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Im trying to express the following quaternion in polar form (axis-angle)

$a=1+i-2j+k$

Would this be the resultant ?

$$\cos \frac{θ}{2} +\sin \frac{θ}{2} (i-2j+k)$$

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2 Answers 2

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To find the polar (exponential) form of a quaternion we have to start from the definition of the exponential of a quaternion. ( see :Exponential Function of Quaternion - Derivation)

For a quaternion $z=a+b\mathbf{i}+c\mathbf{j}+d\mathbf{k} = a+\mathbf{v}$ this is given by: $$ e^z = e^{a+\mathbf{v}}=e^a \left( \cos |\mathbf{v}| +\dfrac{\mathbf{v}}{|\mathbf{v}|} \,\sin |\mathbf{v}| \right) $$

Now note that we have obviously: $$ z=a+\mathbf{v}= |z| \left( \dfrac{a}{|z|}+\dfrac{|\mathbf{v}|}{|z|} \dfrac{\mathbf{v}}{|\mathbf{v}|} \right) $$

end, since: $$ a^2+|\mathbf{v}|^2=|z|^2 $$ we have: $$ \left(\dfrac{a}{|z|}\right)^2+ \left( \dfrac{|\mathbf{v}|}{|z|}\right)^2 =1 $$ so there exists $0\le\theta<2\pi$ such that: $$ \dfrac{a}{|z|}=\cos \theta \qquad \dfrac{|\mathbf{v}|}{|z|}=\sin \theta $$ and every quaternion $z=a+ib+jc+kd=a+\mathbf{v}$ can be expressed in exponential (polar) form as: $$ z = |z|\left(\cos \theta +\mathbf{n}\sin \theta \right)=|z| e^ {\mathbf{n} \theta}= e^{\ln |z| + \mathbf{n} \theta} $$ with: $$ \begin{cases} & |z|= \sqrt{a^2+b^2+c^2+d^2}\\ & \cos \theta=\dfrac{a}{|z|} \qquad \sin \theta=\dfrac{|\mathbf{v}|}{|z|}\\ & \mathbf{n}=\dfrac{\mathbf{v}}{|z|\sin \theta}=\dfrac{\mathbf{v}}{|\mathbf v|} \end{cases} $$

Now you can apply this general result to your case (note that your answer is wrong and I don't see where it come from).

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  • $\begingroup$ If a quaternion a + bi + cj + dk (containing 4 values) is converted into r*e^nθ (with only 2 values), isn't some information is lost? Is this one to one? Is this reversible? $\endgroup$ Jan 20, 2022 at 14:38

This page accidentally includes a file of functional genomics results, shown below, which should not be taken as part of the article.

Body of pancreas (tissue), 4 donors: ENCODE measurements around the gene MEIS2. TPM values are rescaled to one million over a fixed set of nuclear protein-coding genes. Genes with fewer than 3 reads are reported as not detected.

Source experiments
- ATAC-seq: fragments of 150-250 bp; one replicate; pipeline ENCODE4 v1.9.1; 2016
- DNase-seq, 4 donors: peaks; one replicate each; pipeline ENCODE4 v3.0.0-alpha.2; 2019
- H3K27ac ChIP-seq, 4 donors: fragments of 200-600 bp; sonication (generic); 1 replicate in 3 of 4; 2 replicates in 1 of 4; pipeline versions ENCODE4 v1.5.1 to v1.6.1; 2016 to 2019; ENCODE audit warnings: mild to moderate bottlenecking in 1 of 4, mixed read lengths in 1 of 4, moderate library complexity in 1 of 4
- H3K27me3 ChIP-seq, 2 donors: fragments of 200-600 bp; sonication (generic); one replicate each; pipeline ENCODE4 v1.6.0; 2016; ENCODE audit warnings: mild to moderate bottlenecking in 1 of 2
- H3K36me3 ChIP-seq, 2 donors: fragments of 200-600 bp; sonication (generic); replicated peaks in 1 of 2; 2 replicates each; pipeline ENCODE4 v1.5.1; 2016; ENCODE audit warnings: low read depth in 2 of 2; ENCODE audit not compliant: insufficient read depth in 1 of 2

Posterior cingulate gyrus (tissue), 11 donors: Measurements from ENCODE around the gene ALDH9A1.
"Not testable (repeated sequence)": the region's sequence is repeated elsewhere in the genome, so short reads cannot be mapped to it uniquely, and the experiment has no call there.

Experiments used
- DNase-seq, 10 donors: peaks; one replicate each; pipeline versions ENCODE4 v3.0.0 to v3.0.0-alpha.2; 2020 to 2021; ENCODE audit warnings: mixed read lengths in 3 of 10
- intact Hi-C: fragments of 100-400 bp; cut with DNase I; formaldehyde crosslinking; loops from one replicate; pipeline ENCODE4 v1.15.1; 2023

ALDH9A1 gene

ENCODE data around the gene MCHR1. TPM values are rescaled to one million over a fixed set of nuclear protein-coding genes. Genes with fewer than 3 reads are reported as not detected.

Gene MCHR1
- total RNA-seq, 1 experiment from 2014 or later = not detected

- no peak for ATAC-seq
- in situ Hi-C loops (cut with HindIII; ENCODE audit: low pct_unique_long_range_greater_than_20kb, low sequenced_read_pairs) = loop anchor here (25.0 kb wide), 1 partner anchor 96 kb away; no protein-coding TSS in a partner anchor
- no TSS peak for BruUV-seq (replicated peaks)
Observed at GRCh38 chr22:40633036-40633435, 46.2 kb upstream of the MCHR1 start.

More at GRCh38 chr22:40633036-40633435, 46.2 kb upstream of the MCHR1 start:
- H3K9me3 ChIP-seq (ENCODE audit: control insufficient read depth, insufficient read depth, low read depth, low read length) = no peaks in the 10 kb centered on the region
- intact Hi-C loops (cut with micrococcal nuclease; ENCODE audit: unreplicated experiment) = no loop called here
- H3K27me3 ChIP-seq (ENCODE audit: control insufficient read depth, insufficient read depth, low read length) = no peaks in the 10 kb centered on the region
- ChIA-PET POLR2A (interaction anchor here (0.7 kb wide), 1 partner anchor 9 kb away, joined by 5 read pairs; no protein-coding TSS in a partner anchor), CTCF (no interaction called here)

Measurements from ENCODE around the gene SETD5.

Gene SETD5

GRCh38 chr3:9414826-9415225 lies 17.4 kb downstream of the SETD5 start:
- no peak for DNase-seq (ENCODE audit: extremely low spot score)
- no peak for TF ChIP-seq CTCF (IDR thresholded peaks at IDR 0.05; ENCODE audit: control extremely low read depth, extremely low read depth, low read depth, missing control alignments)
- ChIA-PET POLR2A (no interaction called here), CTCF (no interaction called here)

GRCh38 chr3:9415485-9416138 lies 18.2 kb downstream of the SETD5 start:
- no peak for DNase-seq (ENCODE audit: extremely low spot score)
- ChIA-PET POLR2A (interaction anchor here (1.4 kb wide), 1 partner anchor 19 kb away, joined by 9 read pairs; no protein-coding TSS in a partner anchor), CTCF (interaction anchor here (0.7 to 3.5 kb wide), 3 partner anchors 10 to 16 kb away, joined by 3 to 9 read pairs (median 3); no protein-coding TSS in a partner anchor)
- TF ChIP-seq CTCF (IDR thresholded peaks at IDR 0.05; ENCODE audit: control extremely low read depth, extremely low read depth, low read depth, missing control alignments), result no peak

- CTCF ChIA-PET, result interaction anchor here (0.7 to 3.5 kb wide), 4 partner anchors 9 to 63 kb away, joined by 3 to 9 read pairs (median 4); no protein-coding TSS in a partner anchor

• $\begingroup$ Sorry, now I understand the formula better, so ignore above comment. My doubt is, is this function one-one and onto? $\endgroup$ Jan 21, 2022 at 4:01
  • $\begingroup$ Why not just write $\tan\theta=\frac {|\mathbf v|}a$? $\endgroup$ Nov 4, 2023 at 0:23
  • $\begingroup$ Because for the same value of $\tan \theta$ we can have two opposite values of $\cos \theta$ $\endgroup$ Nov 4, 2023 at 8:25
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In general if you have a number $z=a+b_1i+b_2j+b_3k$, you can write it as $$ z = A\cos\theta + A\sin\theta(\cos\varphi_1 i+\cos\varphi_2 j+\cos\varphi_3 k) $$ where $A = \sqrt{a^2+b_1^2+b_2^2+b_3^2}$, and $\cos\theta = a/A$. And if you define $B=\sqrt{A^2-a^2}$, then $\cos\varphi_i = b_i/B$. Clearly $\cos^2\varphi_1+\cos^2\varphi_2+\cos^2\varphi_3=1$. A quick calculation shows $$(\cos\varphi_1 i+\cos\varphi_2 j+\cos\varphi_3 k)^2 = -1$$ This means that in fact you can also write $$z = A\exp\Big[(\cos\varphi_1 i+\cos\varphi_2 j+\cos\varphi_3 k)\theta\Big]$$ This is one possibility of polar coordinates for quarternions. One can do other things too.

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  • $\begingroup$ So is my answer from above an acceptable answer. Or should i say the correct answer ? $\endgroup$
    – JekasG
    Oct 25, 2015 at 7:29
  • $\begingroup$ I doubt it is correct but then again depends on what's you definition of $\theta$? $\endgroup$
    – Hamed
    Oct 25, 2015 at 7:34
  • $\begingroup$ So how would i work out the answer ? And what is the correct answer ? $\endgroup$
    – JekasG
    Oct 25, 2015 at 8:19

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